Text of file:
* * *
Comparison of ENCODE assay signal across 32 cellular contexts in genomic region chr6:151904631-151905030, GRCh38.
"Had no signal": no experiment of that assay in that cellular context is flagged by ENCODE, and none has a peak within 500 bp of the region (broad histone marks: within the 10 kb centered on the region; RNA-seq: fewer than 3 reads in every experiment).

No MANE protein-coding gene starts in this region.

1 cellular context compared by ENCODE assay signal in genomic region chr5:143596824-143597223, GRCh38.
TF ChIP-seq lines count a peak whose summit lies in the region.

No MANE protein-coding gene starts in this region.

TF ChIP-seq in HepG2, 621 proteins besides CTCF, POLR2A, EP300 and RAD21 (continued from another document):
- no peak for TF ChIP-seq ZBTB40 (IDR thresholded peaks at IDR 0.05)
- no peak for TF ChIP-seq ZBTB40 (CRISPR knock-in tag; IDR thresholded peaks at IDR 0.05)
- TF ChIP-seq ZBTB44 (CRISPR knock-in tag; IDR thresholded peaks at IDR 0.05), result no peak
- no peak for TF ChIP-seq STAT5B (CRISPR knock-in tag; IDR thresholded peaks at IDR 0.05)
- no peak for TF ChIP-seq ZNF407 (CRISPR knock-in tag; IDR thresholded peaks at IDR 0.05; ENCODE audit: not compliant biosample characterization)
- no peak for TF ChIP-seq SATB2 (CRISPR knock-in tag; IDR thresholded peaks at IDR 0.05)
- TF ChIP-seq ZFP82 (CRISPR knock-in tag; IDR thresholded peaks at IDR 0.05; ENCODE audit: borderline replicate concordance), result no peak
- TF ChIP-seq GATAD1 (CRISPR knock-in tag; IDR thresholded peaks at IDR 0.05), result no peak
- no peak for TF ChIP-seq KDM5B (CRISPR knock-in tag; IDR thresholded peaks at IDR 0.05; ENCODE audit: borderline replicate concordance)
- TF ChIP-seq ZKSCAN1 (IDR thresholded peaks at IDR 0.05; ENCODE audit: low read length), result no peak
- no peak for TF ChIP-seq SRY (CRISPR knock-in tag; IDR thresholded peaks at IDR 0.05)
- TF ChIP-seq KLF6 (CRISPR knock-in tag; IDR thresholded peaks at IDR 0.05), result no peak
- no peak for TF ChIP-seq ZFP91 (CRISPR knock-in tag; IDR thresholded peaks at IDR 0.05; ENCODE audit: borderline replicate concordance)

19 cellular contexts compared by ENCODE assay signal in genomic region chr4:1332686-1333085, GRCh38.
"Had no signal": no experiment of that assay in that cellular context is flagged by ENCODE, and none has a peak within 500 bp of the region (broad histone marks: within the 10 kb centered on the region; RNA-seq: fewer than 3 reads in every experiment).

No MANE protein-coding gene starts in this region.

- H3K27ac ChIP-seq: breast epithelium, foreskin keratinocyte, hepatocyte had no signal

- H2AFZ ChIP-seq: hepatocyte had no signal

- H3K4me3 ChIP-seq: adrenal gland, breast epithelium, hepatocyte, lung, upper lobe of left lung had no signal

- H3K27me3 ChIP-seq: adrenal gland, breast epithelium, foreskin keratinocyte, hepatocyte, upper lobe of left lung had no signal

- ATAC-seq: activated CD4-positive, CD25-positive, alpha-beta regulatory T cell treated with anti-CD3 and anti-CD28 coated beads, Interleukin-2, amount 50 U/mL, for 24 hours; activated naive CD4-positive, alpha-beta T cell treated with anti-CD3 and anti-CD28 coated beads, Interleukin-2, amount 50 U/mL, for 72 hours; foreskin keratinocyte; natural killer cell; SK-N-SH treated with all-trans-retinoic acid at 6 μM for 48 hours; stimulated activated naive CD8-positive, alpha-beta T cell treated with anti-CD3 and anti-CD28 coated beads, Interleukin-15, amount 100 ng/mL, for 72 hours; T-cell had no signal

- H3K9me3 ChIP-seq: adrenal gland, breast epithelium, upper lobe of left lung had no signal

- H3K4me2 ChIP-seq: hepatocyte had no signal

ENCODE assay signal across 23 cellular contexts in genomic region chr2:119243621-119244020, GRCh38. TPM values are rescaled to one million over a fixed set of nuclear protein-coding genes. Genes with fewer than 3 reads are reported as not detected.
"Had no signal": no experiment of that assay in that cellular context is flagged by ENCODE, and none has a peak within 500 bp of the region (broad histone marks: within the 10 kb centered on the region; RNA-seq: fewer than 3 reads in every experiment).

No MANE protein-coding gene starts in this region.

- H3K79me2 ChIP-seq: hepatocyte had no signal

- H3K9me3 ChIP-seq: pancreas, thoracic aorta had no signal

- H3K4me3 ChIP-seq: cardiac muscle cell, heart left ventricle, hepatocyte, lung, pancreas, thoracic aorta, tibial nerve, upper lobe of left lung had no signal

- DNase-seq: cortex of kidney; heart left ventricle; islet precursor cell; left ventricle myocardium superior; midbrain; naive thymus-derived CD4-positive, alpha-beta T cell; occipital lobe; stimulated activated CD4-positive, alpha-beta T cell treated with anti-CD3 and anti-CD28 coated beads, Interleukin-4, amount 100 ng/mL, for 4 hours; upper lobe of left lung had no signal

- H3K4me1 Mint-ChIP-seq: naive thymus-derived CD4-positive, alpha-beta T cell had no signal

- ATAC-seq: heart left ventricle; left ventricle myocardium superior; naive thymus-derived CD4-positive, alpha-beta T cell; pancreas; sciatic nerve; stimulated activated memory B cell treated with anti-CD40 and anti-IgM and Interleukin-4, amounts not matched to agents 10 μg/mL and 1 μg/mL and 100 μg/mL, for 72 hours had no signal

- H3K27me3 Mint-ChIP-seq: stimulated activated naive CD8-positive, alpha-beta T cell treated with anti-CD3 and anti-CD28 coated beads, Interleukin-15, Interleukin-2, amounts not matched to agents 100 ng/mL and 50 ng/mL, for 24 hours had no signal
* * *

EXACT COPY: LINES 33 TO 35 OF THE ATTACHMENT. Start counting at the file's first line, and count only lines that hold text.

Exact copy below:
No MANE protein-coding gene starts in this region.

- H3K79me2 ChIP-seq: hepatocyte had no signal

- H3K9me3 ChIP-seq: pancreas, thoracic aorta had no signal